Critical Thinking and the Scientific Method are two of the most important tools that modern beekeepers must use. There is currently a lot that is unknown and as a result a whole bunch of (sometimes crazy) ideas, solutions, and methods are presented. It is important to think about all of these things critically because making the wrong decision can lead to serious harm to our bees.

Basic mathematics are such a part of beekeeping that I don't even notice anymore. Beekeeping is a numbers game and thankfully honeybees are amazing economists. That is to say that they are experts at taking what resources they have available and making use of them. Much of the management I do requires precise timing and the math equations are sometimes a bit heavy - considering the many variables that affect any outcome.

Technology in beekeeping has changed little since the 1800s. Check out L.L. Langstroth and his bee space experiments - that research lead to the equipment we still use today. There is a lot of new tech in the world of hive health and technology like smartphones are making record keeping and data management much easier (I'll bee putting QR codes on all my hives this year, for example). Other technological advances are in transportation like large 4x4 trucks and cranes that can help lift the heavy boxes (honey is 40% heavier than water).

Is there one course you wish you had taken in high school but didn’t? Why?

I only took the required math courses because I struggled with it. I have tried, since graduating, to pick up the knowledge that I missed out on in high school but it's much more difficult once you're facing the real world. If I could, I'd make sure math was on my list every year.

What makes this job right for you?

I LOVE BEES! I know that sounds bizarre, but it's true and I couldn't possibly explain why. Some beekeepers believe that the bees choose the beekeeper and put them under their spell. Not a very scientific view but I understand the sentiment. Before this I was an IT guy working for the federal government, spending my days in a cubicle in front of a computer. Now I make a living beeing out in nature surrounded by the most amazing creatures I've ever had the pleasure to come across. I'm independent, make my own schedule, am free to try new ideas, and get positive feedback from my neighbors and community.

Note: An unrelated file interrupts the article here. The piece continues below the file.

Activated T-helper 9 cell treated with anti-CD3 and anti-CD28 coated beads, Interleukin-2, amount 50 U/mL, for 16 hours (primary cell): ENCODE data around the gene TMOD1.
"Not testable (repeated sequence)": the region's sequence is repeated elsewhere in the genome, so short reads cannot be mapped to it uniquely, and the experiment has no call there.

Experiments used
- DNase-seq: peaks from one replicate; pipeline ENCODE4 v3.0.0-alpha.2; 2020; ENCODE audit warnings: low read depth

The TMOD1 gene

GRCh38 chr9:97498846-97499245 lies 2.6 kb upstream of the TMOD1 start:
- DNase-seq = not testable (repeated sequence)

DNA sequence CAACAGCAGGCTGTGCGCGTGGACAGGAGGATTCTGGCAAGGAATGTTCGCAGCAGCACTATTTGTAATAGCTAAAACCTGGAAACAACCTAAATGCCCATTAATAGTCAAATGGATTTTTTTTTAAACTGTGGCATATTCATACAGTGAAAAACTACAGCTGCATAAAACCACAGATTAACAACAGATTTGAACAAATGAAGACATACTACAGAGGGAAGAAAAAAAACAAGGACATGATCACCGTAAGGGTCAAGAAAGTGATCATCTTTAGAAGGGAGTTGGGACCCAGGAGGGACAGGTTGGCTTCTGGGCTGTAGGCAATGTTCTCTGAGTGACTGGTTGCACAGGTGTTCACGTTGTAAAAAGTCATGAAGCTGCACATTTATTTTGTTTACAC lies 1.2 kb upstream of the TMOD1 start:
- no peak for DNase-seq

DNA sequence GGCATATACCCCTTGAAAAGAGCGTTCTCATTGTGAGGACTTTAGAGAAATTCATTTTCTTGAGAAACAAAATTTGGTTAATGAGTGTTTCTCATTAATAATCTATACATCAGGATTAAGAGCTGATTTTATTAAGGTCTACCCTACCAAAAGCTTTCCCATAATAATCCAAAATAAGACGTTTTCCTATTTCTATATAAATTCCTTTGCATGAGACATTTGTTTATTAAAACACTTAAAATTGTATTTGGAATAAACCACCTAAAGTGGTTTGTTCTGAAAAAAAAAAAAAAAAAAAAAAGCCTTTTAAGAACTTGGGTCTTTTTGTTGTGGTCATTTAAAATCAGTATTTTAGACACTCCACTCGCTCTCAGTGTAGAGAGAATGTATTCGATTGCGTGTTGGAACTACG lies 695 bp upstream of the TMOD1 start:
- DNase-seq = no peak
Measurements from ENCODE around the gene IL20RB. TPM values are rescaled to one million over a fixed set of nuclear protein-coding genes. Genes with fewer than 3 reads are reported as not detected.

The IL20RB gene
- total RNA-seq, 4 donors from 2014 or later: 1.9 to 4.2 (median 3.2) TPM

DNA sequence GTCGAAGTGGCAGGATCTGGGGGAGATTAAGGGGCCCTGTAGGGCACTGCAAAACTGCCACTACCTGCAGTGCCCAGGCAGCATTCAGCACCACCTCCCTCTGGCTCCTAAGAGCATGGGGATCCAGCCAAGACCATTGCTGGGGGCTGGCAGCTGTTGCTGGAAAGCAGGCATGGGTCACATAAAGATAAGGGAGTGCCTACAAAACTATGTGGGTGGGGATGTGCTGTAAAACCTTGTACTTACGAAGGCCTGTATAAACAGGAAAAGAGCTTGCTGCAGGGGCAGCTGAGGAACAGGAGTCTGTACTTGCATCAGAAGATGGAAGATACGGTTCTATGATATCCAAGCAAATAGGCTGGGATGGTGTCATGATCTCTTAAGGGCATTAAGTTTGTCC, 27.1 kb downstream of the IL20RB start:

What's the most bizarre or silliest thing you’ve ever done in this job?

I tried beekeeping in shorts once, that was a mistake. Some of the more interesting challenges are when I get called to collect a swarm. Swarms can land in the strangest places and it's always a challenge figuring out how to get them in a hive. Once a swarm landed on a picnic table in the courtyard of three large apartment buildings close to a playground. It was odd to bee there dressed up in my veil and gently removing the swarm while the urbanites around me continued their lives unaware.

What activities do you like to do outside of work?

I play the drums, mountainbike (icebiking in the winter when I have more time for recreation), and geocache. I'm also active in my community volunteering for a number of projects. My wife and I are also raising two wonderful kids doing this, so enjoying parenthood is also a favorite activity.

You just won $10 million! What’s the first thing you’d do?

This is a dangerous question because farming in Ontario has all sorts of financial challenges. The honest answer would be that I'd pay off all my bills, make sure my kids education was taken care of, and then spend the rest continuing to bee a beekeeper. Most retired beekeepers I know still have three or four colonies in their backyard which they run as a hobby. Money (its abundance or scarcity) has little effect on my desire to continue beekeeping. But $10,000,000 would certainly help make it easier to do so! :)

CurioCity writer

Article written by a CurioCity expert.